In parts of Asia including Japan, Taiwan and China, a visit to a hot spring, usually a public spring of geo-thermally heated groundwater, is a way of life. In Scandinavia and certainly in Sweden, the sauna represents a similar culture whereby heated rooms or buildings provide guests with a way to relax and sweat, in addition to promoting various health benefits.
Saunas are in abundance all over Sweden where they are commonly known as ‘bastu’. These can be found at gyms, yoga studios and swimming pools, while for a more luxurious experience you can opt for saunas in spas and ski resorts. Here’s how to sauna in Stockholm for the first time.
Disrobing is standard
Just as with hot springs or onsens, saunas are typically enjoyed nude in Sweden. If nudity makes you feel uncomfortable, then it is worth remembering how normal it is when indulging in Swedish sauna. For Swedes, being naked in the sauna is not sexy, nor strange – it’s just how it is and always has been enjoyed. It would be stranger and more attention grabbing to be wearing clothes, while everyone else is without. Besides, T-shirts and swimwear make the sauna experience uncomfortable, with sweaty material sticking to your skin.
There are some mixed male-female saunas, and it is on those occasions that swimwear is sometimes permitted. Even so, put away those huge board shorts because most men will be wearing Speedos, and women will be wearing bikinis. In other instances, you may still go in with just a towel wrapped around you.
What to pack
Always bring a towel, not just for drying off but also to bring into the sauna with you. Most people use them for sitting or lying on (it makes lying on hard wood much more comfortable and reduces the chance of a sweat pool when you get up), but also to wrap around in between sauna and changing rooms. For those enjoying lakeside saunas in woods outside of Stockholm, it’s not uncommon to enjoy a cheeky beer or wine while having a catch up with pals inside the sauna. This can be done in some Stockholm city saunas too – check before visiting.
Before entering the sauna
Many enjoy a swim in the pool facilities before entering the sauna, but always take a shower before entering in order to keep the saunas clean and odour free. You’ll sweat a lot of water during the duration, so another tip is to drink plenty of water before entering, as well as throughout the visit. Most saunas will have water coolers and taps available.
Inside the sauna
Find a nice spot and let the heat relax those muscles, empty your pores, and soothe your airways. As hot air rises, you’ll find that the sauna is hotter the higher up you sit. Some people like to duck out of the sauna for a bit of cool air every 15 minutes or so, but timings vary depending on the person. Humidity can be increased by pouring water over hot stones using giant cup-shaped wooden spoons. If sitting among a room full of nude people is new to you, keep your eyes at head level if gesturing or talking to other sauna-goers; alternatively focus on the views outside.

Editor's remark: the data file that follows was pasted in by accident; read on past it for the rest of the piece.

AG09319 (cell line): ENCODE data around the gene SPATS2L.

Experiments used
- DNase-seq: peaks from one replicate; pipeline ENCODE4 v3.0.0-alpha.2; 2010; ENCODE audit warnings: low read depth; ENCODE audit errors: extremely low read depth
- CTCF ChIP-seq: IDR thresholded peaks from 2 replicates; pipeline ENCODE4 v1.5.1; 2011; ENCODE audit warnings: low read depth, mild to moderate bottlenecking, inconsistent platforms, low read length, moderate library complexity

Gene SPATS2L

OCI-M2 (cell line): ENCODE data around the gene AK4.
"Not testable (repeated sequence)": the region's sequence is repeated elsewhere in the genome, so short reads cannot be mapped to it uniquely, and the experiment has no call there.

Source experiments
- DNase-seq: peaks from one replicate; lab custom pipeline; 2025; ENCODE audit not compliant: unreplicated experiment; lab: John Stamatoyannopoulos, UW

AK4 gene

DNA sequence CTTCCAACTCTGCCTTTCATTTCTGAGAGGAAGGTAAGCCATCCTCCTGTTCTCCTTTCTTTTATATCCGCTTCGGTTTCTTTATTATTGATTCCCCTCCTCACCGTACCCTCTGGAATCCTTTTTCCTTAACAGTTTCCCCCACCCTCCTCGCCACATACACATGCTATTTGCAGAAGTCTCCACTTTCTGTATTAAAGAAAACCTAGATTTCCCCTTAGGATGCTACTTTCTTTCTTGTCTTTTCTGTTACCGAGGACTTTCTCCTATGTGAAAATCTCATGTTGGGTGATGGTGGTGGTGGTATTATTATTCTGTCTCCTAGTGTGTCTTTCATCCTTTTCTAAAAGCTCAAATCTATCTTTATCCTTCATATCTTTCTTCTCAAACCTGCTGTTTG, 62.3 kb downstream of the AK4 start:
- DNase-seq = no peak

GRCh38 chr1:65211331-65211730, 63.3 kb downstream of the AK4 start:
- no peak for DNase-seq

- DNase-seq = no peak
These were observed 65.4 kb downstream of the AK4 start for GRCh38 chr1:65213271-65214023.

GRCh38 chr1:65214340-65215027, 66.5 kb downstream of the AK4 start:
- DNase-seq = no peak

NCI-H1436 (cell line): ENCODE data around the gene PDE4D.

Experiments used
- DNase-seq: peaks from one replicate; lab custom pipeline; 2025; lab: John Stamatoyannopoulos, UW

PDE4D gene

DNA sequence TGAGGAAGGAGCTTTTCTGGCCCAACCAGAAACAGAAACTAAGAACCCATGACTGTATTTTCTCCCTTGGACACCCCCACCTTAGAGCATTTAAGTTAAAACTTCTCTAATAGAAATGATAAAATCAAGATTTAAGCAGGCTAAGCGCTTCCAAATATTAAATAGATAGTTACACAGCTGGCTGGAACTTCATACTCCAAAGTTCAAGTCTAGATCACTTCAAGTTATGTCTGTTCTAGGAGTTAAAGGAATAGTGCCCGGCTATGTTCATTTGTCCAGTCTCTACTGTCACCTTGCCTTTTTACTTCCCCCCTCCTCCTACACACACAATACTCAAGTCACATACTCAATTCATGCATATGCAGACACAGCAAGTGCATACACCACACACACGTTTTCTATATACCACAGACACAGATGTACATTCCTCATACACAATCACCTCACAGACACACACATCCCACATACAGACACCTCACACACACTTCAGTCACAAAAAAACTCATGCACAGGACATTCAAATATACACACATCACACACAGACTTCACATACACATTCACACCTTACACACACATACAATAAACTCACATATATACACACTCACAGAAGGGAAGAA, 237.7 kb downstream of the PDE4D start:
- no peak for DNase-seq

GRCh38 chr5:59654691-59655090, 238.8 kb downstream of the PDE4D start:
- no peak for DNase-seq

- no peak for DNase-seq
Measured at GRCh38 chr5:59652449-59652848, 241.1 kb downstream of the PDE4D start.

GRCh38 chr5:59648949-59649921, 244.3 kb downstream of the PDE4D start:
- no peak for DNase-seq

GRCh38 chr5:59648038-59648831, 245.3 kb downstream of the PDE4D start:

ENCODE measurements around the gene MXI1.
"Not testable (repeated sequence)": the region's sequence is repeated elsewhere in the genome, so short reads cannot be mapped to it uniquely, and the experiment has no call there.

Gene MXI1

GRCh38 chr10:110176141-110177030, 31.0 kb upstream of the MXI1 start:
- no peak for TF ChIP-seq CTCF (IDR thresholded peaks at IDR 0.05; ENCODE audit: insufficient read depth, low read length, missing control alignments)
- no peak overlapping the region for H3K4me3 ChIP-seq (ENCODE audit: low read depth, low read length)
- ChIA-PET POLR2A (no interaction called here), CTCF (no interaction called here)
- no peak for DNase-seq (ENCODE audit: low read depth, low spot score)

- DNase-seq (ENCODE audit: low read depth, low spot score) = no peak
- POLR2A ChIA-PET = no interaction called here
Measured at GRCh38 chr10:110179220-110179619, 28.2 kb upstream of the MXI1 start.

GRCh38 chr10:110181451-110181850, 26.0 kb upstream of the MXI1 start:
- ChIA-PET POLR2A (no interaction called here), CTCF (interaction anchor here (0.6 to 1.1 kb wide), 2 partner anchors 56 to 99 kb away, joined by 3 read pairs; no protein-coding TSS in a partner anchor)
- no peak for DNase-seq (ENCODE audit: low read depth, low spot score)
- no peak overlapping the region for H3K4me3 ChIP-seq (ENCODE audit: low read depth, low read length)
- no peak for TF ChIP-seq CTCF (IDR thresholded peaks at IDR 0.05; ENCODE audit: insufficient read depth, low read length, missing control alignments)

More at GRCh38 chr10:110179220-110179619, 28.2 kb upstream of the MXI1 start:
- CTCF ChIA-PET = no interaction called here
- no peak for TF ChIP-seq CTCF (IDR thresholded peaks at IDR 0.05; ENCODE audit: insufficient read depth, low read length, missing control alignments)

After the sauna
Swedes like to close up their pores and have a cool shower after the sauna experience. Your body will have lost a lot of liquid and moisture, so be sure to bring some lotion and drink a beverage right after to replenish lost water. If you’re at a hotel sauna, then why not treat yourself to a Swedish massage afterwards.
Stockholm’s fab five saunas
This spa can’t be beaten in terms of location, right in the heart of Stockholm. There are a range of facilities and services including gym, spa treatments, restaurant, swimming pool and steam baths as well as the saunas. Our favourite is the herb sauna which offers a unique and therapeutic experience as the herbs and spices act as aromatherapy. Guests are given luscious bathrobes for use upon arrival.
Centralbadet, Drottninggatan 88
This is a luxury health club in town hidden under a high-end shopping centre. As well as the standard gym facilities, the spa features a large hot tub, a stunning pool, heated stone seats and of course, a large sauna. There is a health food cafe as well as complimentary fresh fruit for all guests – perfect if you feel like having a detox day.
Sturebadet, Sturegallerian 36
Storkyrkobadet in the Old Town dates back to the mid-18th century and is housed under the arches below an ancient Estonian School. The bathhouse is old fashioned for those interested in history and architecture, and features a traditional shallow pool, small porcelain tubs where you can sit next to friends and talk, and saunas.
Storkyrkobadet, Svartmangatan 20-22
Hellasgården is Stockholm’s largest outdoor activity centre a little further out on the shore of Lake Källtorp, about 15 minutes from downtown by bus at Slussen station. It is at this lake that visitors go for a swim before enjoying the saunas, of which there are two – one for women and the other for men. The views from the saunas are spectacular, overlooking the lake and landscape. There are cottages should you wish to make a weekend break of it, as well as a host of outdoor activities including skiing, sledding and mountain biking to keep all the family entertained.
Hellasgården, Ältavägen 101, Nacka
For those seeking a day of complete zen why not check into Stockholm’s premier yoga studio Urban OM Stockholm. They offer over 50 weekly yoga and meditation classes led by international instructors (so it shouldn’t be too much of a problem to find an English speaker), and after sessions, of course, there is the treat of the sauna. While modestly sized, facilities are well equiped and the combination of yoga session and sauna flow beautifully.
Urban OM, Wallingatan 20-22
For more information on flights to Stockholm, visit singaporeairlines.com
PHOTOS: TUUKKA ERVASTI, IMAGEBANK.SWEDEN.COM, CENTRALBADET FACEBOOK, INSTAGRAM, STUREBADET
This article was originally published by Singapore Press Holdings.